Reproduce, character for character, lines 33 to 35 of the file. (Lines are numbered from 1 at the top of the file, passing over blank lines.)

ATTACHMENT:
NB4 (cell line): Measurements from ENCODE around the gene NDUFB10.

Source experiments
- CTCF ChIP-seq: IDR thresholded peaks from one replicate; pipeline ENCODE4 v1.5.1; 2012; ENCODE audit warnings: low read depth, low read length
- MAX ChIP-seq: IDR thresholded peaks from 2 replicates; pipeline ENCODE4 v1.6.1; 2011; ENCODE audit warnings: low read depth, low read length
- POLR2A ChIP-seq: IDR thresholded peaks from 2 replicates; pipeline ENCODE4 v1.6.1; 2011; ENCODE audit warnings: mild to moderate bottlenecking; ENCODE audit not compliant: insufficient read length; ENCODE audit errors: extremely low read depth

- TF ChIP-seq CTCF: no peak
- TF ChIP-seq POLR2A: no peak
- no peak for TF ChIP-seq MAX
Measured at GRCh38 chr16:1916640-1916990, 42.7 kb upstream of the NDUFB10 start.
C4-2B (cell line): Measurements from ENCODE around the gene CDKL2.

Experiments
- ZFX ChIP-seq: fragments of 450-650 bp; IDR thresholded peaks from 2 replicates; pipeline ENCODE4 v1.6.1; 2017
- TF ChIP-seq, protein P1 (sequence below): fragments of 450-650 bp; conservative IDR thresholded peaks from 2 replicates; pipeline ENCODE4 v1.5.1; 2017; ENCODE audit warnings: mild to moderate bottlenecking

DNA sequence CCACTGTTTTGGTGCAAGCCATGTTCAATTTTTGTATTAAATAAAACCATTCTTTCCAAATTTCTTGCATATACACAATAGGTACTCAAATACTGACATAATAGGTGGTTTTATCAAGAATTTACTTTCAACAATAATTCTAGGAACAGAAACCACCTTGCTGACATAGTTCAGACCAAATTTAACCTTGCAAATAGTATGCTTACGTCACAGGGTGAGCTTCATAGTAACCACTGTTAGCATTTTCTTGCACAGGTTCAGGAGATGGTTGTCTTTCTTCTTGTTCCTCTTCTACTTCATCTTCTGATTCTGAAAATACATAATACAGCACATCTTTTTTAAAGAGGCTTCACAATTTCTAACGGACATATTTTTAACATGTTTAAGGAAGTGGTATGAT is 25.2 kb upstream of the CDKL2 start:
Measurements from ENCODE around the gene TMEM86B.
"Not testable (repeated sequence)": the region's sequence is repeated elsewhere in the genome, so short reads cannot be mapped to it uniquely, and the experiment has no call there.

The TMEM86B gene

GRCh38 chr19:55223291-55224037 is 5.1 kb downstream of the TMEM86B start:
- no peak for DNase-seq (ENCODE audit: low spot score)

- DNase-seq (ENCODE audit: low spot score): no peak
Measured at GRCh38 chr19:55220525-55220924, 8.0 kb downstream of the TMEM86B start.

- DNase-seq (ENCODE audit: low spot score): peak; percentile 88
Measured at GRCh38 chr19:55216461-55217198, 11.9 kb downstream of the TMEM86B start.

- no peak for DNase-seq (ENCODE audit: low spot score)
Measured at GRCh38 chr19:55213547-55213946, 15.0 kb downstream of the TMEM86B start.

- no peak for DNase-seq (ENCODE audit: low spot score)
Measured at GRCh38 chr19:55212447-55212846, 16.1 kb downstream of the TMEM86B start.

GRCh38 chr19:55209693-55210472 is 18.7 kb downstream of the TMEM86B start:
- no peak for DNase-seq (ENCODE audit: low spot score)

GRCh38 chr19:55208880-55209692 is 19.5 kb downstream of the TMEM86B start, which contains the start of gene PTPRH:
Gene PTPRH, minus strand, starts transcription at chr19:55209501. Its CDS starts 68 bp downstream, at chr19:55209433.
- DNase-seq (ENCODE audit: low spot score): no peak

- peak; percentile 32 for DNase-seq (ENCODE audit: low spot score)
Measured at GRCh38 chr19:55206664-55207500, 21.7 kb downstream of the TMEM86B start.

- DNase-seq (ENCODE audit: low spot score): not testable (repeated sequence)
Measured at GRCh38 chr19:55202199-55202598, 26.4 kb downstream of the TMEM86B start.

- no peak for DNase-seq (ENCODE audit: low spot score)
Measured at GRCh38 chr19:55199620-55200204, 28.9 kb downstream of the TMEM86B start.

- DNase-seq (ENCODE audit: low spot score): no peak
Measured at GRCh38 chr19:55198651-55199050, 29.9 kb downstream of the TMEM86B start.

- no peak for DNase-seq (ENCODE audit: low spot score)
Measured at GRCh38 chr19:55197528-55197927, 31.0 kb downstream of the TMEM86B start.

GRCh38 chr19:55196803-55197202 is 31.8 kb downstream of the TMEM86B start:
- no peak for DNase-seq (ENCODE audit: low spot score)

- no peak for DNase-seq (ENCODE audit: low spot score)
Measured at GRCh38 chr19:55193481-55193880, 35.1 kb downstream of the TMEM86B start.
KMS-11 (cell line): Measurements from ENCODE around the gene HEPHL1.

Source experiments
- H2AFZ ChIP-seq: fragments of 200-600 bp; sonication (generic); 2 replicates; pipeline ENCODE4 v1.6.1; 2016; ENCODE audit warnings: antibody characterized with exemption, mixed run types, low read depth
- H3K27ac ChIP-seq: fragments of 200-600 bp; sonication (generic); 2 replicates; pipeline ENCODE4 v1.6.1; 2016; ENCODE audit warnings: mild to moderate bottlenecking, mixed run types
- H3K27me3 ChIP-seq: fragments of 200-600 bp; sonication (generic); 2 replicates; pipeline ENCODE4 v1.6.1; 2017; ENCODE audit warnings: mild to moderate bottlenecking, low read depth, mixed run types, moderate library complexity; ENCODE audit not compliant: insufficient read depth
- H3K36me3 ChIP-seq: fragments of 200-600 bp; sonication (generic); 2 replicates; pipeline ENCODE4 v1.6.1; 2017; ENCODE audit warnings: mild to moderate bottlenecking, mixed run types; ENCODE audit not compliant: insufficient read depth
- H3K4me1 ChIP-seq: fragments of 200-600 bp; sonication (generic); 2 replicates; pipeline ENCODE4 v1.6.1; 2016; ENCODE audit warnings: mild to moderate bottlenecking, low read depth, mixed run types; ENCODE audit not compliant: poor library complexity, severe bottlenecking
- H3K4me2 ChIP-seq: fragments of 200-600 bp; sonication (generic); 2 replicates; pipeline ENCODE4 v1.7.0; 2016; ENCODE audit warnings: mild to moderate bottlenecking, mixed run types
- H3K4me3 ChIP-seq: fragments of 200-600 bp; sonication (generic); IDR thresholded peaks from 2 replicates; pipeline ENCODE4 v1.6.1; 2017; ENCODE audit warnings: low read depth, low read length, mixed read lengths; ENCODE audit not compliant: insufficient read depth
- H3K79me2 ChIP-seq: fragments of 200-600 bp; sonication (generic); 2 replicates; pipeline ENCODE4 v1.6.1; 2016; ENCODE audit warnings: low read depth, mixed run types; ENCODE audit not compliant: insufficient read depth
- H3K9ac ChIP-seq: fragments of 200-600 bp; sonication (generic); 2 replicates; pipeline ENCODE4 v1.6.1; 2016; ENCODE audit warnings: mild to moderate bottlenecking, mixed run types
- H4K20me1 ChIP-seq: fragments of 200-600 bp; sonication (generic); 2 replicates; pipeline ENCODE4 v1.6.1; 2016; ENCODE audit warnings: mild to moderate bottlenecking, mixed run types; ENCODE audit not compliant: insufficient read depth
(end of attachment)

- peak; percentile 32 for DNase-seq (ENCODE audit: low spot score)
Measured at GRCh38 chr19:55206664-55207500, 21.7 kb downstream of the TMEM86B start.

- DNase-seq (ENCODE audit: low spot score): not testable (repeated sequence)